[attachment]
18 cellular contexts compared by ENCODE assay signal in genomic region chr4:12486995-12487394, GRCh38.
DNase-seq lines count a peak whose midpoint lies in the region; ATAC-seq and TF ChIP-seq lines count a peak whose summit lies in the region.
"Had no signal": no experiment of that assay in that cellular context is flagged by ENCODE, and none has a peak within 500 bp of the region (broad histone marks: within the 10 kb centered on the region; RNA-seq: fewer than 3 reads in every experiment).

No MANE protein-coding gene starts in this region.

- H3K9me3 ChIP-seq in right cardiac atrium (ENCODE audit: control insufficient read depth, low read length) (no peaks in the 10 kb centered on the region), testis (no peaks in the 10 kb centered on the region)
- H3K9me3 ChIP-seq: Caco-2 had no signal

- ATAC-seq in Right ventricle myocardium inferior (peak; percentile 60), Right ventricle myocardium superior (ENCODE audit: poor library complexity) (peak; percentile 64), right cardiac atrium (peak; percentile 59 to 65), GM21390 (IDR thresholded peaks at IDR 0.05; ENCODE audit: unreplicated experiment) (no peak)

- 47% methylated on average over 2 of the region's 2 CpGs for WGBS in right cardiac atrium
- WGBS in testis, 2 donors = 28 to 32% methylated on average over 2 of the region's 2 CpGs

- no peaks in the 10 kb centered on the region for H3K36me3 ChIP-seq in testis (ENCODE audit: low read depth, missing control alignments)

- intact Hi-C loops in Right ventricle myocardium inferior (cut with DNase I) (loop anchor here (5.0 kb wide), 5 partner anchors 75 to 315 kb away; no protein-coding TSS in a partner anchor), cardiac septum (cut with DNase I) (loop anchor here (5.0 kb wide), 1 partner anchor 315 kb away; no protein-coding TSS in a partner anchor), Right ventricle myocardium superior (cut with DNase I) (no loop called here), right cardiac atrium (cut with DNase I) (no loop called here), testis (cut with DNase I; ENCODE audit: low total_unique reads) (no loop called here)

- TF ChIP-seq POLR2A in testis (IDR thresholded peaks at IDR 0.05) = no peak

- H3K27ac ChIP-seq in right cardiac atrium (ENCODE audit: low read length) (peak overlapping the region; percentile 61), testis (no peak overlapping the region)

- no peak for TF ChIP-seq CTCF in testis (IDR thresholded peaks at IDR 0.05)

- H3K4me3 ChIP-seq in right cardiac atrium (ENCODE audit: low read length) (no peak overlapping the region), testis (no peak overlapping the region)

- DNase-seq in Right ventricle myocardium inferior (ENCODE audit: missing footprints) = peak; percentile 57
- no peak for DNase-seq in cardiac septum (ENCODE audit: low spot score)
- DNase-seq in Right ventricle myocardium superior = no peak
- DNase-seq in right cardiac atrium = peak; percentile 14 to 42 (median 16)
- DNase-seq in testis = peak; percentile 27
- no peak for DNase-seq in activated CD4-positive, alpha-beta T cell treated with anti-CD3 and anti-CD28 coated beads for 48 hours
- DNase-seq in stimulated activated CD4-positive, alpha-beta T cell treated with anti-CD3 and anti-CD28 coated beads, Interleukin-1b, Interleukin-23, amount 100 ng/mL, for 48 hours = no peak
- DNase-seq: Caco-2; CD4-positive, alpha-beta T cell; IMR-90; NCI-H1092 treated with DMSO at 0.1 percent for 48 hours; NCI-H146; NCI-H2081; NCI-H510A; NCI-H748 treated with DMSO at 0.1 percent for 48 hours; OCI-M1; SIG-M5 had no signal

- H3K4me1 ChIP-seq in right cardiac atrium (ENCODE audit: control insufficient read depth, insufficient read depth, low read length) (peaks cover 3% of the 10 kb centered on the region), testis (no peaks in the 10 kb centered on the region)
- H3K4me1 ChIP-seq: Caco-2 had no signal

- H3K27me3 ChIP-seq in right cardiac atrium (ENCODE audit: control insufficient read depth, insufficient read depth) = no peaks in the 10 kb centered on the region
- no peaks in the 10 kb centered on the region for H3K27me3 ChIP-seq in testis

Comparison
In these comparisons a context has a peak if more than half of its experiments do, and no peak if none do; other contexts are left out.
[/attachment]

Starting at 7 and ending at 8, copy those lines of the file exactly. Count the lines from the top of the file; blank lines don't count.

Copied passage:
- ATAC-seq in Right ventricle myocardium inferior (peak; percentile 60), Right ventricle myocardium superior (ENCODE audit: poor library complexity) (peak; percentile 64), right cardiac atrium (peak; percentile 59 to 65), GM21390 (IDR thresholded peaks at IDR 0.05; ENCODE audit: unreplicated experiment) (no peak)

- 47% methylated on average over 2 of the region's 2 CpGs for WGBS in right cardiac atrium